Germany courts Qatar and UAE for alternatives to Russian gas | Russia-Ukraine war News

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Economy Minister Robert Habeck visits Doha and Abu Dhabi as fears of gas shortages grow amid Russia’s war on Ukraine.

German Economy Minister Robert Habeck has said he will discuss liquefied natural gas (LNG) supply on a trip to Qatar and the United Arab Emirates, as he aims to secure a hydrogen deal, making Germany less dependent on Russia for gas.

Russia is the largest supplier of gas to Germany, according to data on the Economy Ministry’s website. Roughly half of Germany’s LNG imports come from Russia.

Since Russia invaded Ukraine, Habeck has launched several initiatives to lessen Germany’s energy dependence on Russia, including large orders of non-Russian LNG, plans for a terminal to import LNG and slowing the nation’s exit from coal.

Habeck, before the trip starting on Saturday, said the goal was to “establish a hydrogen partnership in the medium term”.

“If we do not obtain more gas next winter and if deliveries from Russia were to be cut then we would not have enough gas to heat all our houses and keep all our industry going,” Habeck told Deutschlandfunk radio.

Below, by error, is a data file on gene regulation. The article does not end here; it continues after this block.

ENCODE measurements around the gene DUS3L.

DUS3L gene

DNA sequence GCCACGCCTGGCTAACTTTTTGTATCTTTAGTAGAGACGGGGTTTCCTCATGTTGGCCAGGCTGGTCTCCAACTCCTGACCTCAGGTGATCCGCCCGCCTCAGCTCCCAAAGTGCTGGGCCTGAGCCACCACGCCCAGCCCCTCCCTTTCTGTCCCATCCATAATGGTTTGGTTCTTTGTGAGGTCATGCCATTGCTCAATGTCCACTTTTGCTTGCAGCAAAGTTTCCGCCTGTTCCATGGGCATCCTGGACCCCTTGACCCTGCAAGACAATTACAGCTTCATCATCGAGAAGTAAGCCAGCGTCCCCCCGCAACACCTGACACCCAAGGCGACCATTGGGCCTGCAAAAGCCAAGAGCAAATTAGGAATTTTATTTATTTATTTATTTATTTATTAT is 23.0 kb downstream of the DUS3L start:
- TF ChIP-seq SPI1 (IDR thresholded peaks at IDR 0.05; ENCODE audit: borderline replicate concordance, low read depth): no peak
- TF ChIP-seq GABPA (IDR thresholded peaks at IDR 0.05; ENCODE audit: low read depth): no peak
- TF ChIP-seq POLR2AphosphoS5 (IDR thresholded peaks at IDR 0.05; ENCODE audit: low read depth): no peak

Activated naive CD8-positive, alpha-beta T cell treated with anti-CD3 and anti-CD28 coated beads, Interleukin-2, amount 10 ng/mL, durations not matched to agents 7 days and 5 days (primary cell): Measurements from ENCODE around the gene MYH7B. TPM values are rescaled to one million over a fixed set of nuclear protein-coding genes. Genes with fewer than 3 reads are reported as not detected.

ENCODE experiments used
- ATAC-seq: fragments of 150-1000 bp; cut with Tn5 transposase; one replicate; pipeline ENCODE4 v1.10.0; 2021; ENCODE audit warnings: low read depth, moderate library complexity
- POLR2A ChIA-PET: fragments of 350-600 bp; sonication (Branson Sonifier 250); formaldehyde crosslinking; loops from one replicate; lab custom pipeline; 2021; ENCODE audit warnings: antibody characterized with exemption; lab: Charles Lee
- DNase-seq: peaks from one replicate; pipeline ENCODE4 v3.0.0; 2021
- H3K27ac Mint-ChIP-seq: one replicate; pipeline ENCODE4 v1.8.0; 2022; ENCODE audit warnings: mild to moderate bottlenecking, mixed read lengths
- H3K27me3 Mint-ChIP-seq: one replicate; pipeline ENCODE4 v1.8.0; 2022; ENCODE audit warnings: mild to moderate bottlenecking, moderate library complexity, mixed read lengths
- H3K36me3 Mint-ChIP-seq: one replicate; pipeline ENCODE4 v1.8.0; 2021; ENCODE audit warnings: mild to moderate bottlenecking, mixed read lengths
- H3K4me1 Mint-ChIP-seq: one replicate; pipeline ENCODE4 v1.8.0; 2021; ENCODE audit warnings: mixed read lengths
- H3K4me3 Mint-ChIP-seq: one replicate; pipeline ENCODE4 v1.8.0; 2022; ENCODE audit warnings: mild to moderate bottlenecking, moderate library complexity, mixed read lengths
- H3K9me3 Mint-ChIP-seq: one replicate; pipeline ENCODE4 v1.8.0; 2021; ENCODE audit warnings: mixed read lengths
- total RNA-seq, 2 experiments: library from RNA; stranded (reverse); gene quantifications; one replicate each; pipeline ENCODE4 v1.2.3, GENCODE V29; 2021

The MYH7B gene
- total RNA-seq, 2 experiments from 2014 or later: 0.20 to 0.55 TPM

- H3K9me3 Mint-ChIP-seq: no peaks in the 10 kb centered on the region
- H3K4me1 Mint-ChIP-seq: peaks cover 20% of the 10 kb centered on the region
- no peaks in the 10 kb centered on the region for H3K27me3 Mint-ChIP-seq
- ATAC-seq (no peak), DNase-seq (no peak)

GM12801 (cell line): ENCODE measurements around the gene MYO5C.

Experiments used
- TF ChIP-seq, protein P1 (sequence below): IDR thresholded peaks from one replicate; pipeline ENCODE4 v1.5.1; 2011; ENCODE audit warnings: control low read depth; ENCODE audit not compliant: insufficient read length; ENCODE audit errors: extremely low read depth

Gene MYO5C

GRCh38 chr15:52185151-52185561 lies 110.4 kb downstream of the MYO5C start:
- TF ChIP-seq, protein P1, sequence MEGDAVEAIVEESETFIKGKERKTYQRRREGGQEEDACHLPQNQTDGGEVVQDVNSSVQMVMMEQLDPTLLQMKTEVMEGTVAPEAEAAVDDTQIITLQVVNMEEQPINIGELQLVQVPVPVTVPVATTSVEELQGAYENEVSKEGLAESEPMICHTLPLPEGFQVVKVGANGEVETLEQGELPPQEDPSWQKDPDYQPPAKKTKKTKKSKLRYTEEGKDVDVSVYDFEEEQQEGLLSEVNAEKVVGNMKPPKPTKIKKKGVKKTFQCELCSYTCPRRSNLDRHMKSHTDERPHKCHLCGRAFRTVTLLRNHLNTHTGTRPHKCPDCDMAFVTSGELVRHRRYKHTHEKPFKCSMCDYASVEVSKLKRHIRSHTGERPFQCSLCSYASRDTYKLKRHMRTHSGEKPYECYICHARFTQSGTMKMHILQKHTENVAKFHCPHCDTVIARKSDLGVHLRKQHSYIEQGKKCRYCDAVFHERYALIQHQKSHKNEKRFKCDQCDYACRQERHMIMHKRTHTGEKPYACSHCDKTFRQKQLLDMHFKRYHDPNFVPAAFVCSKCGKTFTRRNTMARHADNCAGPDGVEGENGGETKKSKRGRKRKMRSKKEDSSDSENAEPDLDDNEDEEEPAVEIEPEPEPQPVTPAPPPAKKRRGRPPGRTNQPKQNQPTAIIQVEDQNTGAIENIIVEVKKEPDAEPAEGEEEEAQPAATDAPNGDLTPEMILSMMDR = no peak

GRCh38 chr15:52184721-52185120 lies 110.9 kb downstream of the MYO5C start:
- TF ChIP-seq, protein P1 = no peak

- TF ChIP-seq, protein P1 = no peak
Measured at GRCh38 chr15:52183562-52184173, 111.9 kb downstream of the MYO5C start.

He will be accompanied on the trip by about 20 representatives from corporate Germany, many from the energy sector.

He also wants to discuss “short-term” LNG supply and to “give the companies that ensure the gas supply in Germany the political framework to become independent of Russian gas, topics that could not be higher on the political agenda”.

More broadly, the European Commission is also working on plans to phase out the European Union’s dependency on Russian gas, oil and coal in five years.

Habeck, also minister for climate affairs, recently visited another gas powerhouse Norway, as well as the current top global exporter, the United States.

Berlin has come in for criticism over its opposition to an immediate embargo being imposed on Russian energy supplies as a means of choking off a major source of Moscow’s foreign earnings.

But Germany believes a boycott could cripple the German economy and saddle society with huge rises in energy prices as well as lead to shortages.

While Russia has come under fire for its war in Ukraine, Habeck conceded in a Friday interview with ARD television that, where energy policy is concerned, a moral dimension “does not really exist”.

Habeck also said on Friday it was imperative to ensure a steady supply stream of supplies but stressed the country must speed up its transition from conventional natural gas to green hydrogen.

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